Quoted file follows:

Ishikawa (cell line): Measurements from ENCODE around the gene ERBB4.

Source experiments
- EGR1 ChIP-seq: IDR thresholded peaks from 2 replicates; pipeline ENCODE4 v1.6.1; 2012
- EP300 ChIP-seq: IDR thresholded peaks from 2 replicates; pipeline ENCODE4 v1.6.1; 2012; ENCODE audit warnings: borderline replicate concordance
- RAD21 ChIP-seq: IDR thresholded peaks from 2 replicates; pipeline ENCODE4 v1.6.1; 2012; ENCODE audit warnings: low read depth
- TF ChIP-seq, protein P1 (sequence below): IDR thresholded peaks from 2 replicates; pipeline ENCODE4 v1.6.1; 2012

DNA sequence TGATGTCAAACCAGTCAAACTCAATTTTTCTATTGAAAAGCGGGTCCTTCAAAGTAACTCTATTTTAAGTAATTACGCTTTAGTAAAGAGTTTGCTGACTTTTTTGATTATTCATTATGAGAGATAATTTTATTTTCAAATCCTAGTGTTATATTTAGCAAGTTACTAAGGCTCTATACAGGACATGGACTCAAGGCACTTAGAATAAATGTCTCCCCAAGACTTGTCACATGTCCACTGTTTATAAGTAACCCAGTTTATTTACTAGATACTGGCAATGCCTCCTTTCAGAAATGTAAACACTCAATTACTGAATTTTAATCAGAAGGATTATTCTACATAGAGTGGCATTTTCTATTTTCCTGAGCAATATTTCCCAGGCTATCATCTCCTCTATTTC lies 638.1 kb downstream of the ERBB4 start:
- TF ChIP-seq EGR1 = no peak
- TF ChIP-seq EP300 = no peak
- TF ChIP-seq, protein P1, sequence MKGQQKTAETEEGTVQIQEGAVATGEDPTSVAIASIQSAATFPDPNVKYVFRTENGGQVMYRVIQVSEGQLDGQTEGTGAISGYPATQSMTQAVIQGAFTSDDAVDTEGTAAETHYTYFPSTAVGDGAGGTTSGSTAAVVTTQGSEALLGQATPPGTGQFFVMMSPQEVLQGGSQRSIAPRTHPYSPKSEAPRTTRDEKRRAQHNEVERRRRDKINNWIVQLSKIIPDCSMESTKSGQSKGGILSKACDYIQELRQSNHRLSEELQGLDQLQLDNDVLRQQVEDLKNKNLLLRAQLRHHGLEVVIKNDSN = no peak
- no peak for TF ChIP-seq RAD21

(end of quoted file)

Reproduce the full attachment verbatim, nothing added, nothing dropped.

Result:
Ishikawa (cell line): Measurements from ENCODE around the gene ERBB4.

Source experiments
- EGR1 ChIP-seq: IDR thresholded peaks from 2 replicates; pipeline ENCODE4 v1.6.1; 2012
- EP300 ChIP-seq: IDR thresholded peaks from 2 replicates; pipeline ENCODE4 v1.6.1; 2012; ENCODE audit warnings: borderline replicate concordance
- RAD21 ChIP-seq: IDR thresholded peaks from 2 replicates; pipeline ENCODE4 v1.6.1; 2012; ENCODE audit warnings: low read depth
- TF ChIP-seq, protein P1 (sequence below): IDR thresholded peaks from 2 replicates; pipeline ENCODE4 v1.6.1; 2012

DNA sequence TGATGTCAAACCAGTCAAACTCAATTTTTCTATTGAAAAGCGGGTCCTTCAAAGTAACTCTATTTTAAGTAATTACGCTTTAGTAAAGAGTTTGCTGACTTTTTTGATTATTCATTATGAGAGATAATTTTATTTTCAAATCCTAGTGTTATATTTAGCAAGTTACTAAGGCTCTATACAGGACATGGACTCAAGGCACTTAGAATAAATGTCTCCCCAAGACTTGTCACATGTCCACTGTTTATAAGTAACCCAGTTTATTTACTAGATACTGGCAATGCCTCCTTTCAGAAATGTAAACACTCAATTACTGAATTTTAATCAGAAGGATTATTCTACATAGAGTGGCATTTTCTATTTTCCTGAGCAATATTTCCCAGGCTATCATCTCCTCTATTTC lies 638.1 kb downstream of the ERBB4 start:
- TF ChIP-seq EGR1 = no peak
- TF ChIP-seq EP300 = no peak
- TF ChIP-seq, protein P1, sequence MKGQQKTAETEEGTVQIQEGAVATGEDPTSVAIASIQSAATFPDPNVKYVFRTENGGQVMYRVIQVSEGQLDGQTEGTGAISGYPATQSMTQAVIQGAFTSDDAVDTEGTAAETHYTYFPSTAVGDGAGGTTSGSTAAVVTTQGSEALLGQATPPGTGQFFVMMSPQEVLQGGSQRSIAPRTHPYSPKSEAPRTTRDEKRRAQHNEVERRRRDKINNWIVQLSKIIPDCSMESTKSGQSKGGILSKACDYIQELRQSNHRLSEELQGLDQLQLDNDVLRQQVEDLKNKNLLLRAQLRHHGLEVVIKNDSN = no peak
- no peak for TF ChIP-seq RAD21